We were taken back to the forest for a few miles to a small opening where a number of men were sitting. We thanked our guide for his help and gave him a bar of chocolate which made him happy. The men in the clearing were also hiding from the Germans. Their weapons being rather basic, consisted mainly of shotguns. After some discusions with these men, mainly in English, they advised us to go further into Poland. As they were Jewish they were condemmed men, and so feared someone would betray them. They gave us some civilian clothes and a guide took us at night to a railway goods station and passed us onto a railway worker who put us into a brake van. He told us not to talk, not to show ourselves, even if the train stopped. They would come to us when the time was right. We travelled through that night and arrived at a town called Chestwhover ? Here our guide led us to a house in the town where we had more Salwraka to eat.

We told them that our greatest wish was to get back to England. But they went off to try to arrange an escape route for us.

After a couple of days word came back to us that the only escape route was reserved strictly for RAF pilots. We were given the choice of hiding in a safe house for the duration of the war or joining up with the partisans, a group which carried out acts of sabotage against the German cause. We were however told that should we be caught we would be shot. Without hesitation we said we would join the group and together help them in their cause.

After a further couple of days we were taken to the outskirts of a town where we were handed over to another man with a horse and carriage, who told us to get in. We set off at a fast trot for some miles into the forest, to eventually arrive at a large chateau where we were made welcome and given our own room. After having a good wash we descended the large staircase of the chateau and sat down to an evening meal where we were treated like royalty. The large table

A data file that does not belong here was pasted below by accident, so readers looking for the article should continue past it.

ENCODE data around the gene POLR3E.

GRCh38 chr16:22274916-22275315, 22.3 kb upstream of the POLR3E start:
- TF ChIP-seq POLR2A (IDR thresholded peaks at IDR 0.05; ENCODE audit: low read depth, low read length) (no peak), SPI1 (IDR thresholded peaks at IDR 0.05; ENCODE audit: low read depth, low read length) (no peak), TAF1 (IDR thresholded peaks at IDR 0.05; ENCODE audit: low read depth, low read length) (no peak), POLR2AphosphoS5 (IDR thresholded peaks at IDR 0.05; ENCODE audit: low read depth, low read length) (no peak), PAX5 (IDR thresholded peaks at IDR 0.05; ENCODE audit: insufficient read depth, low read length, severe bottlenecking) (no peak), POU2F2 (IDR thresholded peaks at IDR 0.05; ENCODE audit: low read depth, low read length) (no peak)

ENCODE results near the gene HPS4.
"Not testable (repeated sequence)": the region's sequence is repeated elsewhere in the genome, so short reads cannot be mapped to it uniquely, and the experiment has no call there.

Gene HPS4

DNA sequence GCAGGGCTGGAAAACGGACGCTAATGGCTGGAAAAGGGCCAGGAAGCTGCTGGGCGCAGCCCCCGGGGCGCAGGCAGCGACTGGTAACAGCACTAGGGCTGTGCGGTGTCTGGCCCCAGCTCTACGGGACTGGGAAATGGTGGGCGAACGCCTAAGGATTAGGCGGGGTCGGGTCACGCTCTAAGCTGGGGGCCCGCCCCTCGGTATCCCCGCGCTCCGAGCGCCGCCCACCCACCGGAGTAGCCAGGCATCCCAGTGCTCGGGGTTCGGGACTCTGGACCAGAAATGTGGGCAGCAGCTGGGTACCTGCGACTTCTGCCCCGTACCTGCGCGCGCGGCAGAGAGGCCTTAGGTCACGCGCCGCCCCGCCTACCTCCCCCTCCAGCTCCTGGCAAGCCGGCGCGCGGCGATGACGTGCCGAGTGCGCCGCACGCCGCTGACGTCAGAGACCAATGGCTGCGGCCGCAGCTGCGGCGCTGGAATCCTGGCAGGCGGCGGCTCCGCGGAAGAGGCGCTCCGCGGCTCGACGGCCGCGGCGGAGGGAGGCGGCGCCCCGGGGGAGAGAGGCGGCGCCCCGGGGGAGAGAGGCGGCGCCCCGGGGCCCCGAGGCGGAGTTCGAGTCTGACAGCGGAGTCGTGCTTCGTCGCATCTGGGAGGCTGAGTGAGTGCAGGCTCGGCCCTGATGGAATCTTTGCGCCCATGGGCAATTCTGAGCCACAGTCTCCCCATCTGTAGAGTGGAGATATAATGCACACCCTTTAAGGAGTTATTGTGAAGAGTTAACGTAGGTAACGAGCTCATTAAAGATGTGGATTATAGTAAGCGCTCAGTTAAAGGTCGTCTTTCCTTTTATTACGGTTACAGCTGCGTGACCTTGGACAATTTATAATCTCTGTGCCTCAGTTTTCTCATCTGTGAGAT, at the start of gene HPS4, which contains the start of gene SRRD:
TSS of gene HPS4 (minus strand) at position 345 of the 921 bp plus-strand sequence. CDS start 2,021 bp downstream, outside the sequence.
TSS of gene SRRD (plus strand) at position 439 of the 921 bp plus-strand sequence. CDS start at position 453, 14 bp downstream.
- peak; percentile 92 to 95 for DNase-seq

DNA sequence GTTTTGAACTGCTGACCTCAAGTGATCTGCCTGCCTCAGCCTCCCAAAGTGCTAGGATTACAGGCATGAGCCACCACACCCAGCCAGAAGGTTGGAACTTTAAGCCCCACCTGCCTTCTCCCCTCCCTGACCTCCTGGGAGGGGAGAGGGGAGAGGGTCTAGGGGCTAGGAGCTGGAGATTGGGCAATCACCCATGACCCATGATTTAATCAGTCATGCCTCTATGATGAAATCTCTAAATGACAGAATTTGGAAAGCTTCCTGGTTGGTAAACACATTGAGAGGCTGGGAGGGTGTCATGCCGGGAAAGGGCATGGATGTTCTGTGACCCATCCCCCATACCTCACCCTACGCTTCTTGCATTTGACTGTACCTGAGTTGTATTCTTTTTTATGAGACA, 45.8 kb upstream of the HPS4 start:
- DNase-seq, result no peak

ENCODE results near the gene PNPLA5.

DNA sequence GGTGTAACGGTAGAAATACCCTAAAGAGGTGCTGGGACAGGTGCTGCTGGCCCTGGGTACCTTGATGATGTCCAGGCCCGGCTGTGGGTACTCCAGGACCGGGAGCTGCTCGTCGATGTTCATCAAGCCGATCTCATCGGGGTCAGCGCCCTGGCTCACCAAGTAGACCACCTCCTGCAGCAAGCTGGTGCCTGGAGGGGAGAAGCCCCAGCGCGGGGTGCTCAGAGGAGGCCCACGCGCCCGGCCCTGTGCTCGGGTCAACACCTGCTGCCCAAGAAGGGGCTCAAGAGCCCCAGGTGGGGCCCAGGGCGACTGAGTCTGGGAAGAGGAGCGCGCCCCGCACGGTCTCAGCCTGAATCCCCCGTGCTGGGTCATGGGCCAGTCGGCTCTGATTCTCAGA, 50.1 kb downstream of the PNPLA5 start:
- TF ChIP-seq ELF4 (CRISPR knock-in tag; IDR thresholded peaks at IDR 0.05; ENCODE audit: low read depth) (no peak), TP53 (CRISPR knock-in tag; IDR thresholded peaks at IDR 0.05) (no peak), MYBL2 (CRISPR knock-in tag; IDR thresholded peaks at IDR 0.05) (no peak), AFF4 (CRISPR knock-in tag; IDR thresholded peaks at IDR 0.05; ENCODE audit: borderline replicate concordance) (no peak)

served eight people sitting around it with a butler standing to one side and a waitress served the food and wine. The people were Polish aristocrats who owned the village and a large area of land and forest. Because of this no one would dare denounce us, knowing retribution would be final.

We spent a day or two resting and so got to know those in our group, explore the house, and get to know the lie of the land The first move was to climb aboard the horse and carriage, and after a few miles we arrived at what appeared to be a barn. Here we met some partisans and their leader, who decided that before we could take an active part in their activities we would be taught to speak some basic Polish. So once again we were taken on a journey to a town called Piotkow where we were separated and taken to different houses.

For two weeks an English speaking lady visited me and taught me to speak a little Polish.

After this I again met up with Peter and together we joined a group of partisans who gave us each a uniform jacket with a small Union Jack sewed onto the top of the lapels. We were treated as someone special.